Career Change for Midlife Women

Changing careers during a woman’s midlife years are very different from those we make in our twenties and thirties. The importance of status, success, money and meeting the expectation of others diminishes with the recognition of your mortality. You tend to reflect on the gap between the reality of your life and the dreams you once had, and you decide to make the second half of your life meaningful because you won’t get another chance.

Written below are tips to make your career transition manageable.

Determine if it’s time for a change – A career change is not the only solution when you feel bored and unsatisfied with your life. Sometimes you can make changes in your current job to make it more satisfying and meaningful. However, if you still feel as if you are dragging yourself from one day to another, some kind of change is probably necessary.

State your mission – Work is an express of who you are. A meaningful and satisfying career meshes with your values, your talents, and what is truly important to you. Think of the contributions that you would like to make to the lives of others and to the world as well.

List your accomplishments – This is often very difficult for those who were taught not to brag, but affirming your valuable experience and successes helps ground you in your strengths and remind you of what you do as well. Write down all that you have accomplished in all of your life roles.

List your competencies – List everything you do well. You could also ask others to share their perceptions of your strengths. Do not restrict yourself to your job tasks. For instance, if you are particularly good at convincing your partner to do things your way, then that is an evidence of your persuasive skills. You could also bring out how you’ve put together the pie fair to showcase your leadership and organizational skills.

List your satisfactions – Ask to yourself if you get the greatest satisfaction from your accomplishments and competencies.

List your values – Determine what values matter most to you. You may consider values like autonomy, altruism, creativity, leadership, affiliation, beauty, and knowledge.

List the things you absolutely love to do – If money is not an issue, how would you spend a perfect day? Where would you like to be in? Who do you want to see? How do you want to relate to them? What activities you’d like to engage in? Do you seek relaxation or excitement?

Gather information – Once you have completed all those lists, find careers that fit your personal description. You could search the Internet, read the classified ads, or even check out your local college or university’s career libraries. Your goal is to create a list of options, including every job that intrigues you, regardless of whether you have the required skills for it or you have heard of it before.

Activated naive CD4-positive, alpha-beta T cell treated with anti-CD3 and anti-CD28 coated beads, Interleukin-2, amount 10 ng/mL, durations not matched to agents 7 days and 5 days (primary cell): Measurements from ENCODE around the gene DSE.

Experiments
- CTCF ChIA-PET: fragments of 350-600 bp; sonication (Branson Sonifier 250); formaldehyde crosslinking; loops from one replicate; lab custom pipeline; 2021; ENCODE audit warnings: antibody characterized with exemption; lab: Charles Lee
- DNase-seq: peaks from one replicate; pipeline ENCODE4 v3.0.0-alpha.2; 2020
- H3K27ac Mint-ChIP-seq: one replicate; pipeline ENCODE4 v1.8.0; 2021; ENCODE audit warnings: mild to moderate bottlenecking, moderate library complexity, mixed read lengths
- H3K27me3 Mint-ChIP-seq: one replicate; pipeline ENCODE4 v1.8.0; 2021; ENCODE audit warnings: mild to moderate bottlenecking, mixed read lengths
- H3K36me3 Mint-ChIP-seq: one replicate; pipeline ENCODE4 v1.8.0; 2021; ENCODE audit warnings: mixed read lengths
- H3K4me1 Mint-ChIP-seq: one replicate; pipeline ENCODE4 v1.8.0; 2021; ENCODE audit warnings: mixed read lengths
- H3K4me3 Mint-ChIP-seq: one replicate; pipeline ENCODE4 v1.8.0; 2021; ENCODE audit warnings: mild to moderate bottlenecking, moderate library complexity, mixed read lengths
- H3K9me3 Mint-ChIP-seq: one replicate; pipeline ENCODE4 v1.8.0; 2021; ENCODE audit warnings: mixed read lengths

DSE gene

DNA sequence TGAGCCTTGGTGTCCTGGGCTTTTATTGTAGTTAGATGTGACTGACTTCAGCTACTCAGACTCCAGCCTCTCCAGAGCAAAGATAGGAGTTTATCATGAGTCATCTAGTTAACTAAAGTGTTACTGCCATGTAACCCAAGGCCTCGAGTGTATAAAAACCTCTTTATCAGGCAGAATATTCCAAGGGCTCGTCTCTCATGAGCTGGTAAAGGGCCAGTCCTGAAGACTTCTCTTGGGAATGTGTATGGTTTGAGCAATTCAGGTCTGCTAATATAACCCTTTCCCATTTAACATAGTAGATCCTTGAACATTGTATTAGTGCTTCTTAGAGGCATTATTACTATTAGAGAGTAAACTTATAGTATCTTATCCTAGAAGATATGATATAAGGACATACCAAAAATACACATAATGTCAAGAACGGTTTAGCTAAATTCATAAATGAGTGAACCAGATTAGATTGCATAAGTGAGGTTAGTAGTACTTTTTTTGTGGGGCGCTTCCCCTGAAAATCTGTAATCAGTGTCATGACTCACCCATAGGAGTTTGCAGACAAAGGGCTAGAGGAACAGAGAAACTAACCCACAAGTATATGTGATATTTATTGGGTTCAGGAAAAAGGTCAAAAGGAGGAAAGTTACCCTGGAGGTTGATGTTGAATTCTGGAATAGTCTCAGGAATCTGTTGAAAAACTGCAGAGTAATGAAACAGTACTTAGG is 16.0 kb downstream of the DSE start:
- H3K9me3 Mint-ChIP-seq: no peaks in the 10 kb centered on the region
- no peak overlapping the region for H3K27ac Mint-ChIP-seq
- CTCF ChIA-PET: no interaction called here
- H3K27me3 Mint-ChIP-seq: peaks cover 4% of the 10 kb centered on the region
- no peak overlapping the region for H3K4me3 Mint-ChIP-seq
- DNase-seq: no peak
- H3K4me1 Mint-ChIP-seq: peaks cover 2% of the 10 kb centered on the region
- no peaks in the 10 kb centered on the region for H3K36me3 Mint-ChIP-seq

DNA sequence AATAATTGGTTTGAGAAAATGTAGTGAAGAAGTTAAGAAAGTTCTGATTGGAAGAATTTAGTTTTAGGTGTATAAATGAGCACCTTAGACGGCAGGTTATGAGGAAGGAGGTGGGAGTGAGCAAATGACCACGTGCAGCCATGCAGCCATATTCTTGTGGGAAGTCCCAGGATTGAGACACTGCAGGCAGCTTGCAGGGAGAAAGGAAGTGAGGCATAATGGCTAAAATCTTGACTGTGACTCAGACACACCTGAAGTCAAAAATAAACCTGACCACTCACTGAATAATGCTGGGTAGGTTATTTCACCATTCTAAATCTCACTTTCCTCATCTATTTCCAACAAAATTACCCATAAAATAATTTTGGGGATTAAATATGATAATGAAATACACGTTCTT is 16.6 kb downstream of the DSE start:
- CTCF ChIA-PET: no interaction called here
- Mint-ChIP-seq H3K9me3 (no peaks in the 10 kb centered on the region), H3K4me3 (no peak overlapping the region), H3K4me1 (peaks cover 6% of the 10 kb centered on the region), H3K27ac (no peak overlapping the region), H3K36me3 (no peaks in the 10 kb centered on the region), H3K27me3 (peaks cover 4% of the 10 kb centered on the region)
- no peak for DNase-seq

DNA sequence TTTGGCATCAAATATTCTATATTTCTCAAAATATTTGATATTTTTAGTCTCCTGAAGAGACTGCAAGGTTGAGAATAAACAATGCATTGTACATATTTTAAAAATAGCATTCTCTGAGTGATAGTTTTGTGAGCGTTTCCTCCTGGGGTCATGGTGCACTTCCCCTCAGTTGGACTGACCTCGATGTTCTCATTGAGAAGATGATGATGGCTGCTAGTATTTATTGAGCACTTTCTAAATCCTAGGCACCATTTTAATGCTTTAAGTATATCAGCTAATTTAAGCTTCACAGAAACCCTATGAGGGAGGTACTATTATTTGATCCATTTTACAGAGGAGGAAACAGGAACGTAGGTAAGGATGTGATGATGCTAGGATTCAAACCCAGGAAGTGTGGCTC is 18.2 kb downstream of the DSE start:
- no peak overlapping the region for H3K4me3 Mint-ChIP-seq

Ask around – Talk to people who do the kinds of work you have found interesting. You could call your alumni association for names of people to whom you can talk or contact professional associations and ask your friends if they know anyone. Ask a potential interviewee if they would be willing to spend some time with you, in a location of their choosing, and discuss about their work. Ask about what they like to do in their job, what they love and hate about their work, how they have landed where they are, and what they wish they had known before they started.

Trim down – As you gather information, your focus naturally would narrow. When you are down to just a few possibilities, research for details. You could try volunteering or taking a short-term, part-time position to see how your potential new career feels. Remember that you are designing your life, not just job hunting.

Learn new skills – Identify what training or education you need to make you marketable in your chosen career. Think in terms of skills instead of credentials. However, if you lack education credits you might want to find out about adult education programs your local college or university offers.

Network – Make connections with people in your chosen field to enrich your understanding of the career, inform you about specific job opportunities, and position you to be a serious candidate. You can network by joining professional associations, attend meetings and other industry-related events. Make your interest and enthusiasm visible. In that way you don’t have to do a hard sell.

Overcome obstacles – Slowly but surely you need to do the transition between your old job and your desired work. Take your time in informing your family about your decision. Overcome your own fear.

Get support – Making career transitions requires a lot of emotional support. Try not to be afraid to admit your fears. Find good listeners who can give you honest, non-judgmental feedback. Ask other about their experiences. Look for support groups at women’s career centers, adult continuing education centers, 40 Plus clubs, etc. Most of all, enlist your own support. Your commitment to make your career transition work is the most important factor in your success.

 
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